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Facebook earnings to remain unscathed by scandals, but Apple may bite

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Facebook earnings to remain unscathed by scandals, but Apple may bite

The negative headlines plaguing Facebook Inc. this past month are unlikely to hamper the social media giant's third-quarter financial performance, analysts say.

Facebook has spent the past month dealing with the fallout from revelations exposed by former product manager Frances Haugen. Her leaked documents showed that Facebook knew its Instagram LLC harmed teen mental health and that its platform was being used by drug cartels and human traffickers.

While Facebook is facing increased regulatory risk in the wake of the scandal, Wall Street will remain focused on the company's core metrics, notably revenue and user growth.

"They're addictive products. They have a reach that advertisers want," said Gene Munster, a managing partner at venture capital firm Loup Ventures. Congress may weigh in on Facebook to make its platforms healthier for users, but it is not going to change Facebook's core business model, he added.

"While these controversies feel more personal, I don't think Facebook has really anything to worry about besides a big legal bill," Munster said in an interview.

Show me the money

The vast majority of Facebook's revenue is derived from advertising, which skyrocketed during the pandemic as more people tuned in online. In the second quarter, Facebook's quarterly revenue came to $29.08 billion, up 56% from $18.69 billion in the prior-year period. Advertising revenue was up 56% year over year to $28.58 billion, while other revenue rose 36% to $497 million, beating Wall Street expectations across the board. Facebook last quarter also notched a new record of some 2.9 billion monthly active users.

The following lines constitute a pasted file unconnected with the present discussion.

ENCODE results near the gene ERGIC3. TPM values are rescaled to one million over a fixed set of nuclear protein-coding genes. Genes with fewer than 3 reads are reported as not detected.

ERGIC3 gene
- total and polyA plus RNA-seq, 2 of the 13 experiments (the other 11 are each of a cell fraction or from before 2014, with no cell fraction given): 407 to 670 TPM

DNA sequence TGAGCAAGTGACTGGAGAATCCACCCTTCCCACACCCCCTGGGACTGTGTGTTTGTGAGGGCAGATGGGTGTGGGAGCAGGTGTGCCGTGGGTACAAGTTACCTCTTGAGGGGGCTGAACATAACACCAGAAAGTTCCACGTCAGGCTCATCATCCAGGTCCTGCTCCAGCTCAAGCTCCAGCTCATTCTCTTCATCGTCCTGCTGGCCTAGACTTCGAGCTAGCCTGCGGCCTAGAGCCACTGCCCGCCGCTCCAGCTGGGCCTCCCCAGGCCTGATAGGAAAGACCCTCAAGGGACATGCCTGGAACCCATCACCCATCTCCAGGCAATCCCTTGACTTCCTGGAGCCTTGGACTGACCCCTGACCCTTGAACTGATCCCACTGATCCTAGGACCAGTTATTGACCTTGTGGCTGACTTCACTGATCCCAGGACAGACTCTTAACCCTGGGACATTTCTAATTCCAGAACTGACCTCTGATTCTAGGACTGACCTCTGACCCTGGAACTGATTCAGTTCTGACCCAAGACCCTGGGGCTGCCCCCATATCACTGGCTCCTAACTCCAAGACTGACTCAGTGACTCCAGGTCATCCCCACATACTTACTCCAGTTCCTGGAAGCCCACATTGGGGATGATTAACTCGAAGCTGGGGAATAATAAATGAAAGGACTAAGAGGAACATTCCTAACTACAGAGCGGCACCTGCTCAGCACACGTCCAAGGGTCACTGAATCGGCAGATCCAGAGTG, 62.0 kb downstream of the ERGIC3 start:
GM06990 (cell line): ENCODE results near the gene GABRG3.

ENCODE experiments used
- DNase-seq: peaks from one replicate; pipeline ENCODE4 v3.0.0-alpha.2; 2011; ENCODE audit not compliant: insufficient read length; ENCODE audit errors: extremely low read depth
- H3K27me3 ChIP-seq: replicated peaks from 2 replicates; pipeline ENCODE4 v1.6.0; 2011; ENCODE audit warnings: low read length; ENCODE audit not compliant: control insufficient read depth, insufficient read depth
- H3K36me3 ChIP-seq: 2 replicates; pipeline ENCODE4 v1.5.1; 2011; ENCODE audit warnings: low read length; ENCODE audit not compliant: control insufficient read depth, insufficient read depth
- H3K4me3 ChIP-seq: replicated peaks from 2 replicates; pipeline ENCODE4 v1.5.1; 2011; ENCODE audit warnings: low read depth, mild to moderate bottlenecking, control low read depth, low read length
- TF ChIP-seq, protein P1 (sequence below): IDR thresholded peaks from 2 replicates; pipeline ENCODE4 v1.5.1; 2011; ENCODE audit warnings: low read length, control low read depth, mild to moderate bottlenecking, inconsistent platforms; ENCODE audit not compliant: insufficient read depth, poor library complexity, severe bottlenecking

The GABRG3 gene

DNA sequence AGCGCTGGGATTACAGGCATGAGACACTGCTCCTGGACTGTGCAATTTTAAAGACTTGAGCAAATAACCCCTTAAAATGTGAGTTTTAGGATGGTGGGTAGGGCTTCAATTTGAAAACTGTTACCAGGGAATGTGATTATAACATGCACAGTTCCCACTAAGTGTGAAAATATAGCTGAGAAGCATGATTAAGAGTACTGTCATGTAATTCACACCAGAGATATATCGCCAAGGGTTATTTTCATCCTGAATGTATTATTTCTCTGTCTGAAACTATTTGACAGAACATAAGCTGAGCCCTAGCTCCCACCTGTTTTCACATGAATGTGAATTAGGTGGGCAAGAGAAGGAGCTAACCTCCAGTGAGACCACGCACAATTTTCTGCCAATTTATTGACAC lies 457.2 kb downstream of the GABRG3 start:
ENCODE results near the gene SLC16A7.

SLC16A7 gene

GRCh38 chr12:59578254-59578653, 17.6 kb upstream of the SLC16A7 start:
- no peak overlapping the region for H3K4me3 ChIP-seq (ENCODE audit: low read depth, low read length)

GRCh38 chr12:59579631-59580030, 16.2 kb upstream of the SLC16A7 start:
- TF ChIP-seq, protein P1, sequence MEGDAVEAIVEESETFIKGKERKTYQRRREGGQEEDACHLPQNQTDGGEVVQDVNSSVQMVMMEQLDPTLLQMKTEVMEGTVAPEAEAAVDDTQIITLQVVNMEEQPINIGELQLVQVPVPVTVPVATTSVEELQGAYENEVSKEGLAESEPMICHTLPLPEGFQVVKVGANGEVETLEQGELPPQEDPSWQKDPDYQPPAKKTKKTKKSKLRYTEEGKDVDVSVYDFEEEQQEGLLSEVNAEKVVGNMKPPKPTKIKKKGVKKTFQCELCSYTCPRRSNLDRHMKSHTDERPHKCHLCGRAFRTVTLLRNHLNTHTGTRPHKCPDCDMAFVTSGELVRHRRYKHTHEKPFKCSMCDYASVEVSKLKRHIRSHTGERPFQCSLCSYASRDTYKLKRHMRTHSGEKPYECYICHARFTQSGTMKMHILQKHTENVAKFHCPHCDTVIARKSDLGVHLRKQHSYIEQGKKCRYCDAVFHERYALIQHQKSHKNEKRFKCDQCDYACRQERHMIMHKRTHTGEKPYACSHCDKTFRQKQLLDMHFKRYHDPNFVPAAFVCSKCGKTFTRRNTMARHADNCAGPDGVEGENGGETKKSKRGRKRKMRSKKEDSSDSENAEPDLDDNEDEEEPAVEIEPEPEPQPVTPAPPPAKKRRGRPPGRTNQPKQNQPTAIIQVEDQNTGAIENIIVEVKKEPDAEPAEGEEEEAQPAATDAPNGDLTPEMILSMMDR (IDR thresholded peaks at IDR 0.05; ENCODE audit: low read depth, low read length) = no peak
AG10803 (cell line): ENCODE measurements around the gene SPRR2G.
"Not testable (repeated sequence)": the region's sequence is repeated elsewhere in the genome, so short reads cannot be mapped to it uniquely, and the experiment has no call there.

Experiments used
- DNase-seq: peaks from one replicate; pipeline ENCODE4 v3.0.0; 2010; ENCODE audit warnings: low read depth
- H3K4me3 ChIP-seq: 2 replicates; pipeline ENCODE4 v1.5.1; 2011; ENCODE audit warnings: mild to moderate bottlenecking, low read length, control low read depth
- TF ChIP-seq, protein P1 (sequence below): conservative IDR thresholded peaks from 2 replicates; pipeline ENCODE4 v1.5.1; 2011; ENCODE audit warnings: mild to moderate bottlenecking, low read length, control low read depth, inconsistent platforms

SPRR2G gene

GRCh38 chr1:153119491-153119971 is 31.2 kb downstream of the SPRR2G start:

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Analysts will also continue monitoring whether Apple Inc.'s Identifier for Advertisers, or IDFA, policy change impacts Facebook's ad revenues. The consumer electronics giant's iOS 14 update that rolled out in April requires apps to seek users' permission to collect and share user data, a move widely expected to impact targeted mobile advertising.

"The IDFA stuff, in our view, has only gotten worse this quarter and it needs to be paid attention to even more than it was before," Ygal Arounian, managing director of internet equity research at Wedbush Securities, said in an interview. "That's the one piece that might be having the biggest impact on metrics."

Loup's Munster agreed. "I suspect they'll say their [ad revenue] numbers would have been better, if not for IDFA changes."

Beyond bread-and-butter metrics, analysts will also be watching for bits about Facebook's metaverse project announced last quarter by CEO Mark Zuckerberg. Reporting from The Verge the evening of Oct. 19 signaled that Facebook will be rebranding itself to align with its metaverse world, where users can socialize, shop and partake in other commonplace activities in a fully virtual setting. The official renaming announcement is rumored to occur at the company's Connect conference Oct. 28.

Regulatory risk

Still, investors cannot completely ignore the risk of regulation, Daniel Hanley, a senior legal analyst at pro-competitive Open Markets Institute, told S&P Global Market Intelligence in an email.

"I can see some Congressional action being taken within the next year," Hanley said, later adding that such action may be as large as a divestiture of Facebook's assets, including Instagram and messaging app WhatsApp Inc.

The Federal Trade Commission previously filed a lawsuit against Facebook seeking the divestiture of those two assets. The company was also charged by the U.S. government on Oct. 19 for illegal preferment of job openings to immigrant workers. Additionally, Facebook on Oct. 18 signaled that more damaging headlines are on the way.